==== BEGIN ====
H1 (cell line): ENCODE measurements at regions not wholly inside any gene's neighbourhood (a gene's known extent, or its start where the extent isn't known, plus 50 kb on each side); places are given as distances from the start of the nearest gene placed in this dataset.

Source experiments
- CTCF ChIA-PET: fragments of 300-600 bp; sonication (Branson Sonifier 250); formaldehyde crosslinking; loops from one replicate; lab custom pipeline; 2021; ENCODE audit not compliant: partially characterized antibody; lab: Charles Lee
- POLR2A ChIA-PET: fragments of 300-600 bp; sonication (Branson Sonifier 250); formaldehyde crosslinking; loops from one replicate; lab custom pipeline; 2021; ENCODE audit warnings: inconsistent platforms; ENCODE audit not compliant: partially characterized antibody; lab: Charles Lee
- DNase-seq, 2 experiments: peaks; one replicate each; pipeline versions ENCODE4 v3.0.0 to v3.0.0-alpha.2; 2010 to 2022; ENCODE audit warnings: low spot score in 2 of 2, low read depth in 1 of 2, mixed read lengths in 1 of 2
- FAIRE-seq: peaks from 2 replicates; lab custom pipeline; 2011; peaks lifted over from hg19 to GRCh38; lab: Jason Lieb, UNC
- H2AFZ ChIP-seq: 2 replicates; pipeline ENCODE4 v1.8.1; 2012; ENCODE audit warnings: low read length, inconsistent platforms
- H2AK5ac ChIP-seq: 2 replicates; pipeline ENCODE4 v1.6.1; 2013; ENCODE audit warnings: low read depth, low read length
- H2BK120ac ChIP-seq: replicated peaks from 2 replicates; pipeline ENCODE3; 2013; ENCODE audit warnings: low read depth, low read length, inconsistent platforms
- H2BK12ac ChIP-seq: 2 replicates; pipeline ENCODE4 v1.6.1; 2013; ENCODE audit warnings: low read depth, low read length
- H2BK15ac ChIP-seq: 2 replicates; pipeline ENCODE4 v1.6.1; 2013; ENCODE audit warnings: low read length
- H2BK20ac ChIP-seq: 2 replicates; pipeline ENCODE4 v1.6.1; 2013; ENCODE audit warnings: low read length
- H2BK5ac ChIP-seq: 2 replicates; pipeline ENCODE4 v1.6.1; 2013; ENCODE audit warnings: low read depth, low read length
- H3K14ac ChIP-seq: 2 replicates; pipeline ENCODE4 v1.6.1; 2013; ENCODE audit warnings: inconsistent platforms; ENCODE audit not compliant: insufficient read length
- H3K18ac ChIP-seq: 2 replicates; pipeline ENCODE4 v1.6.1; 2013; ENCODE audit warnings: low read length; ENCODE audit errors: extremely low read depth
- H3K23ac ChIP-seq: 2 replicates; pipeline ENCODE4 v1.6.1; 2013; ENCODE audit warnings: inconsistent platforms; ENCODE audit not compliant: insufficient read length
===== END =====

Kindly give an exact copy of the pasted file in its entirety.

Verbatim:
H1 (cell line): ENCODE measurements at regions not wholly inside any gene's neighbourhood (a gene's known extent, or its start where the extent isn't known, plus 50 kb on each side); places are given as distances from the start of the nearest gene placed in this dataset.

Source experiments
- CTCF ChIA-PET: fragments of 300-600 bp; sonication (Branson Sonifier 250); formaldehyde crosslinking; loops from one replicate; lab custom pipeline; 2021; ENCODE audit not compliant: partially characterized antibody; lab: Charles Lee
- POLR2A ChIA-PET: fragments of 300-600 bp; sonication (Branson Sonifier 250); formaldehyde crosslinking; loops from one replicate; lab custom pipeline; 2021; ENCODE audit warnings: inconsistent platforms; ENCODE audit not compliant: partially characterized antibody; lab: Charles Lee
- DNase-seq, 2 experiments: peaks; one replicate each; pipeline versions ENCODE4 v3.0.0 to v3.0.0-alpha.2; 2010 to 2022; ENCODE audit warnings: low spot score in 2 of 2, low read depth in 1 of 2, mixed read lengths in 1 of 2
- FAIRE-seq: peaks from 2 replicates; lab custom pipeline; 2011; peaks lifted over from hg19 to GRCh38; lab: Jason Lieb, UNC
- H2AFZ ChIP-seq: 2 replicates; pipeline ENCODE4 v1.8.1; 2012; ENCODE audit warnings: low read length, inconsistent platforms
- H2AK5ac ChIP-seq: 2 replicates; pipeline ENCODE4 v1.6.1; 2013; ENCODE audit warnings: low read depth, low read length
- H2BK120ac ChIP-seq: replicated peaks from 2 replicates; pipeline ENCODE3; 2013; ENCODE audit warnings: low read depth, low read length, inconsistent platforms
- H2BK12ac ChIP-seq: 2 replicates; pipeline ENCODE4 v1.6.1; 2013; ENCODE audit warnings: low read depth, low read length
- H2BK15ac ChIP-seq: 2 replicates; pipeline ENCODE4 v1.6.1; 2013; ENCODE audit warnings: low read length
- H2BK20ac ChIP-seq: 2 replicates; pipeline ENCODE4 v1.6.1; 2013; ENCODE audit warnings: low read length
- H2BK5ac ChIP-seq: 2 replicates; pipeline ENCODE4 v1.6.1; 2013; ENCODE audit warnings: low read depth, low read length
- H3K14ac ChIP-seq: 2 replicates; pipeline ENCODE4 v1.6.1; 2013; ENCODE audit warnings: inconsistent platforms; ENCODE audit not compliant: insufficient read length
- H3K18ac ChIP-seq: 2 replicates; pipeline ENCODE4 v1.6.1; 2013; ENCODE audit warnings: low read length; ENCODE audit errors: extremely low read depth
- H3K23ac ChIP-seq: 2 replicates; pipeline ENCODE4 v1.6.1; 2013; ENCODE audit warnings: inconsistent platforms; ENCODE audit not compliant: insufficient read length